‘genetics’

All Articles tagged ‘genetics’

The Comfort of a Diagnosis and Knowing You Are Not Alone

Emmy Anderson and her daughter Wren sharing a happy moment

When your child is sick with a rare condition that can’t be named, the search for an answer can seem frustrating and hopeless. For Kirk and Emmy Anderson, navigating the lengthy diagnostic process for their daughter, Wren, was something they endured with the hope that an answer would eventually come.

By about 6 months of age, Kirk and Emmy noticed that Wren was not meeting her developmental milestones. After a febrile seizure led to a stay in in Seattle Children’s Neonatal Intensive Care Unit (NICU), they received the news that a brain MRI showed Wren had a decrease in the amount of white matter in the brain, as well as a fluid filled sack growing between her brain and spinal cord. Despite the findings, doctors didn’t yet know what was causing these issues to arise.

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New Gene Sequencing Technology Opens Door to Faster Diagnoses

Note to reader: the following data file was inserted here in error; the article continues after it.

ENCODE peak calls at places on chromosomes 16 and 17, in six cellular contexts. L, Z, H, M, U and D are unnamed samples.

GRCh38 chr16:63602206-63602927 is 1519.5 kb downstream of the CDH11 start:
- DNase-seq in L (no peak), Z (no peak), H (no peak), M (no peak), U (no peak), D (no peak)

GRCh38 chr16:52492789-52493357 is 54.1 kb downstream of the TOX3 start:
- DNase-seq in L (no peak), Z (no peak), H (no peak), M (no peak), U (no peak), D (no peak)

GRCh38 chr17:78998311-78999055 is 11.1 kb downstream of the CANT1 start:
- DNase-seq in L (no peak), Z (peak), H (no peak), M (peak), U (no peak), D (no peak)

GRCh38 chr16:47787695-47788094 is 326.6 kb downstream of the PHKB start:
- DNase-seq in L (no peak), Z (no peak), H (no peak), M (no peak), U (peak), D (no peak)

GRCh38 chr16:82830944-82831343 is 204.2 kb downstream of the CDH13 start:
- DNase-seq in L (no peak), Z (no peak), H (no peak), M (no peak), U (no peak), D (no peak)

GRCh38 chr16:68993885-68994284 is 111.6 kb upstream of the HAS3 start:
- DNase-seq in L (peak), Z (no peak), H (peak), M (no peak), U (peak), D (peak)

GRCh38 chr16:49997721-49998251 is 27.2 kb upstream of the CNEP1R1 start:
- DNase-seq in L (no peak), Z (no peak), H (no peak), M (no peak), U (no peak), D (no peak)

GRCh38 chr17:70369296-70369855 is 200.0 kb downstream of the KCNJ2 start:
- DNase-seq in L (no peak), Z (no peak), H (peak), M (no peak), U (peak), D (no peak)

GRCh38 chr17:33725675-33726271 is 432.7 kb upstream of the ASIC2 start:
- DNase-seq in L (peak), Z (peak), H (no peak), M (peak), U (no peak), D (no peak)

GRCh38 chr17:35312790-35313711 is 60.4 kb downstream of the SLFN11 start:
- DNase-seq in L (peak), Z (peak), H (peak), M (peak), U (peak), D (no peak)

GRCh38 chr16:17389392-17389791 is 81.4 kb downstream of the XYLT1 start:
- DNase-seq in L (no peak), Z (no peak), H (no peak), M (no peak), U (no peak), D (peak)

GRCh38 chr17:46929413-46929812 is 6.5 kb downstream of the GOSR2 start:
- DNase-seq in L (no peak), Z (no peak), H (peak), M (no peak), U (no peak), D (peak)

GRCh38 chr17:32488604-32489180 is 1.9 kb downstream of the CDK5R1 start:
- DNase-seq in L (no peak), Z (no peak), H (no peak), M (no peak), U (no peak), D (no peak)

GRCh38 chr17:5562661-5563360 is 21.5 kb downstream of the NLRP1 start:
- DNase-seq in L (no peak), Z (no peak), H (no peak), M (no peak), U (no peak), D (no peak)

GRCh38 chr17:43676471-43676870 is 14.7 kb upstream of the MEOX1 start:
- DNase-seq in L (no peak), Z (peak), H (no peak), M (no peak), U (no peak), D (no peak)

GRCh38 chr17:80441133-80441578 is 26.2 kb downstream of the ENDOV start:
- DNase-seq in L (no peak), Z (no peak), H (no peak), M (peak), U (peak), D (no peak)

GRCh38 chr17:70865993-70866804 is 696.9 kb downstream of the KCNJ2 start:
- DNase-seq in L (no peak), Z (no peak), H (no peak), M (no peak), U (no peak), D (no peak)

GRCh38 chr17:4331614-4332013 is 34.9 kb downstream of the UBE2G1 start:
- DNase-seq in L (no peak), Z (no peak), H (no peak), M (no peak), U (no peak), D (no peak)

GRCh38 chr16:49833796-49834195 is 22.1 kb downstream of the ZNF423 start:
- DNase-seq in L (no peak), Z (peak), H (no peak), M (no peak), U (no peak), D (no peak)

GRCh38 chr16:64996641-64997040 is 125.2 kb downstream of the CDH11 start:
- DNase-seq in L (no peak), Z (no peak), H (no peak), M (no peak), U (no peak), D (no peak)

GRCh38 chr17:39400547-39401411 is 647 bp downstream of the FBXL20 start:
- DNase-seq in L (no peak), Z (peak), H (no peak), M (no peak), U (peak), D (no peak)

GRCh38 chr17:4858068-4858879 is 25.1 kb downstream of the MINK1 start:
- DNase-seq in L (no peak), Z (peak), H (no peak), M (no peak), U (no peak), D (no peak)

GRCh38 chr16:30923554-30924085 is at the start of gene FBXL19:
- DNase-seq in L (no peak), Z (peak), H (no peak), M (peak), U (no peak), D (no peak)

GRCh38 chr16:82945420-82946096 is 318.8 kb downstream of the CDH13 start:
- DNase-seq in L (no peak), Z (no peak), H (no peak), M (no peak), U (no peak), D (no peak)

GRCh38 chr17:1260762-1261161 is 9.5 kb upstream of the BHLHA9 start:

Kaylyn Milligan and her son, Owen. Milligan lost two babies due to a genetic mutation she didn’t know she had. After a careful review of her genome, Dr. James Bennett was able to identify the mutation and Milligan was able to make educated family planning decisions.

There are times when a child comes to the hospital with symptoms and even after a thorough exam and many tests, doctors can have a difficult time making a diagnosis. Now, doctors and researchers at Seattle Children’s have a new tool that will be key in finding answers for patients and their families: A next generation gene sequencer that can be used to sequence DNA quickly and make diagnoses in complex cases.

The machine, an Illumina NextSeq, can sequence all of the genes in the human genome in just 24 hours. The enormous amount of data generated by this machine will be processed using the PierianDx analytical pipeline.

“This new technology will dramatically decrease the cost of gene sequencing for our patients and will help us make quicker diagnoses, especially in complicated cases,” said Dr. James Bennett, a geneticist and researcher at Seattle Children’s Hospital and Seattle Children’s Research Institute. “Families can sometimes go years without a diagnosis. Now, we’ll be able to provide more answers and identify potential therapies based on what we find in the genome.” Read full post »